Top 10 documentaries of 2022

Between social media and gossip sites, it sure seems like we know everything we need to know about the rich and famous. However, in our 2022 batch of notable documentaries, one of the dominant themes was intimacy with celebrities. People who spend too much time in the public eye often lose control of their story, as the press and audience push them into soap opera narratives full of romance, betrayals, heroism, and villainy. In movie after movie in 2022, the celebrity dips back, taking us deeper into mental health issues and family trauma, and explaining how hard it can be to keep fans and critics happy all the time.

The list of “Top 10 Documentary Films of 2022” could be made from just those films: Jennifer Lopez: First half (about the stress of preparing a Super Bowl show), Louis Armstrong Black and Blues (which tells the story of a jazz hero through his private archives), Lucy and Daisy (A look back at one of TV’s most volatile couples), Nothing compares (tracing the rise and fall of Sinéad O’Connor), The return of Tanya Tucker (about a country music legend’s reluctant return to basics), Selena Gomez: My mind and me (a harrowing glimpse into the star’s performance scares), Spring Awakening: The One You Know (as now-famous stars reflect on Broadway crushes on their youth), Stutz (as Jonah Hill celebrates both his therapist and his own), SR. (Robert Downey Jr.’s simultaneous homage to his filmmaker father and lament for his drug-fuelled lifestyle), and Tony Hawk: Until the Wheels Fall (Study of Mathematical Obsession).

As it happens, these all failed to make the final cut on our list. But their spirit is represented by some of the list makers below. More importantly, all of these films (including the ones mentioned above) show how great documentary storytellers find original and bright angles in material we think we already know. Whether it’s celebrity, gun violence, systemic racism, addiction, or love, these movies made common problems seem fresh.

10. Princess

Photo: Alamy Stock Photo/HBO Max

The British royal family has been in the news a lot in 2022, perhaps as much since the ups and downs of the romance between current King Charles III and his late ex-wife Diana Spencer. Ed Perkins is surprisingly intense the princess It tells Diana’s story from her first introduction to the public as a bride to her later embrace of philanthropy and social activism – and her eventual death while trying to escape relentless paparazzi. Using only news clips and home movie footage, Perkins underscores the pressures of fame, evident in the constant questions and camera clicks Diana faced. It is a cautionary tale about what happens when the press and the public turn a real person into a fictional character.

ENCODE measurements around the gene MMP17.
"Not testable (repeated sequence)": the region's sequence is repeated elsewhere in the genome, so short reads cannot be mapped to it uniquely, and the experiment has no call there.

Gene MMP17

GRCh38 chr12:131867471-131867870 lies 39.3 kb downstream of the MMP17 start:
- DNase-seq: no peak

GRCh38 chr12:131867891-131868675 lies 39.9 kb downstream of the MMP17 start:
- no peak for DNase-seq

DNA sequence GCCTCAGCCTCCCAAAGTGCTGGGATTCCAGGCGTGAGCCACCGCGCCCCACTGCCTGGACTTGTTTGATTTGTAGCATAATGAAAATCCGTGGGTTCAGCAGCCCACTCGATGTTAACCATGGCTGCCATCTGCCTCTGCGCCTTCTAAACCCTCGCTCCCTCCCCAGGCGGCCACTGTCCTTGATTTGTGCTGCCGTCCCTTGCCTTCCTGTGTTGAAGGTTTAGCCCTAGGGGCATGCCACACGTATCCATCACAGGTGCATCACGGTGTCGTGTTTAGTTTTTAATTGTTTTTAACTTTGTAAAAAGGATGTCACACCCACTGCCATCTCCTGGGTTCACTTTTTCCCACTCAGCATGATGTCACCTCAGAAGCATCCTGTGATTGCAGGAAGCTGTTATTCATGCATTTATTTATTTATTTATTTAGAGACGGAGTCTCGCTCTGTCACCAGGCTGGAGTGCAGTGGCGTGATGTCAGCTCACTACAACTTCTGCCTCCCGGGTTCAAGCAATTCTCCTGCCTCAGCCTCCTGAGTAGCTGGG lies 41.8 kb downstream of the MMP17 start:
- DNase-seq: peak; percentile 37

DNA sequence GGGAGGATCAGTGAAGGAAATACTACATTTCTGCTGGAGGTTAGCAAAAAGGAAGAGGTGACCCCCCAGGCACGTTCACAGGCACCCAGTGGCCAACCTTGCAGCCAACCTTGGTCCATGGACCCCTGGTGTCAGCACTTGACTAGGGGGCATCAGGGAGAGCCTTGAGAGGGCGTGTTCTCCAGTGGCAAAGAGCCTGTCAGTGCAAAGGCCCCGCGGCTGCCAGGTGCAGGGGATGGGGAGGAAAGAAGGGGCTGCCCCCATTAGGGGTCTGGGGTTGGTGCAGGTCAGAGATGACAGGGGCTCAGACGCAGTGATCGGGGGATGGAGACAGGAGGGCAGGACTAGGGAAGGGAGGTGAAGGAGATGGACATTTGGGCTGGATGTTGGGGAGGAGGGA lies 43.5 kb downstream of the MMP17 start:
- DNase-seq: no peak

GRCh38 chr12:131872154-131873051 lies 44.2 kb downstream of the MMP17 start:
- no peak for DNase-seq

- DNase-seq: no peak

the princess flows on HBO Max.

9. All the beauty and bloodshed

Middle-aged Nan Golden with short hair standing in front of the window, turned away from the camera, showing several scars on her back in all the beauty and bloodlust.

Image: neon

Photographer Nan Goldin rose to prominence in the New York art world by documenting the communities in which she lived throughout the 1970s and 1980s: gay people, punks, sex workers, and political extremists. Laura Poitras Documentary All beauty and bloodshed Partly about how Goldin’s creative journey was shaped by living among misfits, artists who build their own scenes, then make it through the ravages of AIDS and drug addiction. But the film is also about the uproar the artist has created as an activist by asking museums to sever ties with the Sacklers, a wealthy art patron family that gained much of its fortune thanks to the opioid epidemic. Poitras incisively relates these pieces of Goldin’s life, showing how they are propelled by grassroots organization and radical honesty.

All beauty and bloodshed It is currently playing in a limited theatrical release.

8. Is this black color enough for you?!?

Billy Dee Williams sits in the director's chair on stage, his back facing the audience's empty chairs

Image: Netflix

This stirring amalgamation of cultural history and soulful personal essay is the work of Elvis Mitchell, a seasoned film critic who uses the heyday of the 1970s in exploitation films like Aviation High or Excellent And the Foxy Brown As a way to delve into the complex history of black representation in American cinema. Over the Is this black enough for you?!?clips from hit motion pictures such as aperture Switch back with scenes from a long-forgotten anomaly, peppered all over with commentary by Black showbiz legends like Whoopi Goldberg and Samuel L. Jackson. But the essential voice and perspective here belongs to Mitchell, whose vast cinematic knowledge and experience allow him to find the greater meaning in even the smallest of moments.

Is this black enough for you?!? flows on Netflix.

7. Jeans

Three brunette women wearing glasses and a woman with her hair tied back stand in line at the police as the arrested members of the Jane family.

Photo: HBO Max

The most obvious selling point for Tia Lessin and Emma Pildes’ thoughtful look back at the history of abortion rights is that it’s suddenly relevant, given the Supreme Court’s decision to overturn its earlier decision. Roe v. Wade resolution. But treating the movie as homework would do a disservice jeans, which is less about abortion per se and more about how the feminist movement flourished in the 1960s, thanks to the underground networks that tried to lift the secrets ladies whispered to each other and make them public knowledge. Surviving members of the secretive Chicago health care organization JANE tell stories of not only connecting desperate women with helpful doctors, but of how they told these sisters they were never alone.

jeans flows on HBO Max.